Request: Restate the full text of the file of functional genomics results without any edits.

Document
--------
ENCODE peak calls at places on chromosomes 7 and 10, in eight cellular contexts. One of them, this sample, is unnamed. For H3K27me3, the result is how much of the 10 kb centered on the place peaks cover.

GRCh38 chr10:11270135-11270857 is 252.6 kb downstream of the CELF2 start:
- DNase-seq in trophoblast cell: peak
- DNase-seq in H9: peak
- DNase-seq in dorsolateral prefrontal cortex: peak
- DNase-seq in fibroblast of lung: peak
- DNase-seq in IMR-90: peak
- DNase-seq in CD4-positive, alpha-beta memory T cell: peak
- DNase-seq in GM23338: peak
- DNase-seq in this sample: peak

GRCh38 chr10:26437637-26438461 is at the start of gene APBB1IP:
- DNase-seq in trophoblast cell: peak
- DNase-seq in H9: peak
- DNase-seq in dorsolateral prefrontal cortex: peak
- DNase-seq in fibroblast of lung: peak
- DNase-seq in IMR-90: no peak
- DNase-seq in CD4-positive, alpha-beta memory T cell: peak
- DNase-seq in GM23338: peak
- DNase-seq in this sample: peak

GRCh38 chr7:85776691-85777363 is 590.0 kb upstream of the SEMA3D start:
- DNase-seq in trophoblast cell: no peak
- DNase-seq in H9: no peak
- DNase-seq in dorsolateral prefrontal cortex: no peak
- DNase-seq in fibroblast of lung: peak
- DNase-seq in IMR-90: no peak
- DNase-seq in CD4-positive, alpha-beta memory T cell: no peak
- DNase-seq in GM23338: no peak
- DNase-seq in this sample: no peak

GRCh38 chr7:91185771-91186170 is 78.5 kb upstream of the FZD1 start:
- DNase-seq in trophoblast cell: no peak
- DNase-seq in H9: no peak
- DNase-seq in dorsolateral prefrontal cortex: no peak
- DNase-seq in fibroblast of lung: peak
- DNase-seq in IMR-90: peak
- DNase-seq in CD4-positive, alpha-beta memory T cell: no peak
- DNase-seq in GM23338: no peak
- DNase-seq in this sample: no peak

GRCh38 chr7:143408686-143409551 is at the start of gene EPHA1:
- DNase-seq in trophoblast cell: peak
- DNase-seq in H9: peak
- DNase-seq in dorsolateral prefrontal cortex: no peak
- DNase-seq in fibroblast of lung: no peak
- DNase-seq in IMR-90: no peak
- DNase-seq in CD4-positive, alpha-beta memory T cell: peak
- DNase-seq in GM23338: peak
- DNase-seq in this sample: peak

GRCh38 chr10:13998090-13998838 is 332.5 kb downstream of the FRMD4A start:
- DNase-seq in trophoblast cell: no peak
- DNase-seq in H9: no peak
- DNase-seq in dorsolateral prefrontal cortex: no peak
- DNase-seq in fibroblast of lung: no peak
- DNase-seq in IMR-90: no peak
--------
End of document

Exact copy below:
ENCODE peak calls at places on chromosomes 7 and 10, in eight cellular contexts. One of them, this sample, is unnamed. For H3K27me3, the result is how much of the 10 kb centered on the place peaks cover.

GRCh38 chr10:11270135-11270857 is 252.6 kb downstream of the CELF2 start:
- DNase-seq in trophoblast cell: peak
- DNase-seq in H9: peak
- DNase-seq in dorsolateral prefrontal cortex: peak
- DNase-seq in fibroblast of lung: peak
- DNase-seq in IMR-90: peak
- DNase-seq in CD4-positive, alpha-beta memory T cell: peak
- DNase-seq in GM23338: peak
- DNase-seq in this sample: peak

GRCh38 chr10:26437637-26438461 is at the start of gene APBB1IP:
- DNase-seq in trophoblast cell: peak
- DNase-seq in H9: peak
- DNase-seq in dorsolateral prefrontal cortex: peak
- DNase-seq in fibroblast of lung: peak
- DNase-seq in IMR-90: no peak
- DNase-seq in CD4-positive, alpha-beta memory T cell: peak
- DNase-seq in GM23338: peak
- DNase-seq in this sample: peak

GRCh38 chr7:85776691-85777363 is 590.0 kb upstream of the SEMA3D start:
- DNase-seq in trophoblast cell: no peak
- DNase-seq in H9: no peak
- DNase-seq in dorsolateral prefrontal cortex: no peak
- DNase-seq in fibroblast of lung: peak
- DNase-seq in IMR-90: no peak
- DNase-seq in CD4-positive, alpha-beta memory T cell: no peak
- DNase-seq in GM23338: no peak
- DNase-seq in this sample: no peak

GRCh38 chr7:91185771-91186170 is 78.5 kb upstream of the FZD1 start:
- DNase-seq in trophoblast cell: no peak
- DNase-seq in H9: no peak
- DNase-seq in dorsolateral prefrontal cortex: no peak
- DNase-seq in fibroblast of lung: peak
- DNase-seq in IMR-90: peak
- DNase-seq in CD4-positive, alpha-beta memory T cell: no peak
- DNase-seq in GM23338: no peak
- DNase-seq in this sample: no peak

GRCh38 chr7:143408686-143409551 is at the start of gene EPHA1:
- DNase-seq in trophoblast cell: peak
- DNase-seq in H9: peak
- DNase-seq in dorsolateral prefrontal cortex: no peak
- DNase-seq in fibroblast of lung: no peak
- DNase-seq in IMR-90: no peak
- DNase-seq in CD4-positive, alpha-beta memory T cell: peak
- DNase-seq in GM23338: peak
- DNase-seq in this sample: peak

GRCh38 chr10:13998090-13998838 is 332.5 kb downstream of the FRMD4A start:
- DNase-seq in trophoblast cell: no peak
- DNase-seq in H9: no peak
- DNase-seq in dorsolateral prefrontal cortex: no peak
- DNase-seq in fibroblast of lung: no peak
- DNase-seq in IMR-90: no peak